By SAMHSA’S Center for the Application of Prevention Technologies
Overdose Good Samaritan laws are policies that provide legal protections for individuals who call for emergency assistance (such as 9-1-1) in the event of a drug overdose. This may include protection from arrest and/or prosecution for crimes related to drug possession, drug paraphernalia possession, and other crimes. These laws are designed to encourage people to summon emergency assistance if they experience or witness a drug overdose.
As of July 2017, 40 states and the District of Columbia have instituted Good Samaritan laws. Yet, lack of awareness and understanding of the protections these laws provide, as well as concerns about their limitations, may be limiting their effectiveness in encouraging overdose bystanders to call for help. These barriers may also prevent the criminal justice system from fully observing them.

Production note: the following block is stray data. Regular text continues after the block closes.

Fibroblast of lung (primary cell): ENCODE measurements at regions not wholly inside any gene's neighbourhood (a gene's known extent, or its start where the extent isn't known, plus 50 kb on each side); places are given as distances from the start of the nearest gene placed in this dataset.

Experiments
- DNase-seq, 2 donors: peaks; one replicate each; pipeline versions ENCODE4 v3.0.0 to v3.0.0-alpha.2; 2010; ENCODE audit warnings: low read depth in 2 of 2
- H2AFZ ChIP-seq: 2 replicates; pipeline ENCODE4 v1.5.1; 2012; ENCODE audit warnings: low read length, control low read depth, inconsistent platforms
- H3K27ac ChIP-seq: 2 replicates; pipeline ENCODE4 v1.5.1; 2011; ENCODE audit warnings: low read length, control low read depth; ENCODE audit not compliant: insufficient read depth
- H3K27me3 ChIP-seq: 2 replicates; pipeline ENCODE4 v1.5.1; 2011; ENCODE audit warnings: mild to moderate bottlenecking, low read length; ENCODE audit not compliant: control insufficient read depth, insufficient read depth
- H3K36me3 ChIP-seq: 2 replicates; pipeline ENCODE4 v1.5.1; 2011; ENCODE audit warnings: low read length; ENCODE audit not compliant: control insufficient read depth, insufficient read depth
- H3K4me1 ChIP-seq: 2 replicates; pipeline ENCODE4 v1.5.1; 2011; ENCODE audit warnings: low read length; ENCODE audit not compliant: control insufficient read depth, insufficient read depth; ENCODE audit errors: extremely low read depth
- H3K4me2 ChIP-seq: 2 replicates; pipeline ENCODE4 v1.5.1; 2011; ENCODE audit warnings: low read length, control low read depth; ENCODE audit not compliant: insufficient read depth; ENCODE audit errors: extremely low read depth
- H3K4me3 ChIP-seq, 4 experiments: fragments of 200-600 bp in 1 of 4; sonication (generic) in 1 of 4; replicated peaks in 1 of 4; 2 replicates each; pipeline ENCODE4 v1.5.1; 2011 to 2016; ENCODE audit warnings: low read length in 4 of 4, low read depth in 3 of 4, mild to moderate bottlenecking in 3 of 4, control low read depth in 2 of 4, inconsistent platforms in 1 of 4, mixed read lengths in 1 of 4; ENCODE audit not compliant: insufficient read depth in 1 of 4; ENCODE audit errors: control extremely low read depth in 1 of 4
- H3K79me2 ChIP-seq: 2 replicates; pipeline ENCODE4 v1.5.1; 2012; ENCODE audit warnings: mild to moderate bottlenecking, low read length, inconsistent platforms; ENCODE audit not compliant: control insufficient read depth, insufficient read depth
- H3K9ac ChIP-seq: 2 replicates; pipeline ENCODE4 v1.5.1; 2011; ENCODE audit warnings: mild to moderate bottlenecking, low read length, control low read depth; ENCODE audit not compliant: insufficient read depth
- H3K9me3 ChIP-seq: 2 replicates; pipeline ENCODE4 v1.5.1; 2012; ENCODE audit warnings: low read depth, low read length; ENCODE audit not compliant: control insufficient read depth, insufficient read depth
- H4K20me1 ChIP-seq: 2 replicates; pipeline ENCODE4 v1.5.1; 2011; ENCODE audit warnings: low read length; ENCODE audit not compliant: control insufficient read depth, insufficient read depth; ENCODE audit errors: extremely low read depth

Prevention practitioners can play an important role in maximizing awareness of these laws—which vary considerably across states—and educating relevant stakeholders on their strengths and limitations. This tool supports these efforts by providing an overview of this overdose prevention strategy, including the aims of Good Samaritan laws and types of protections they can offer. We also present some of the obstacles that prevent overdose bystanders and the criminal justice system from applying their state’s Good Samaritan laws, and steps prevention practitioners can take to raise awareness of these laws among various target populations.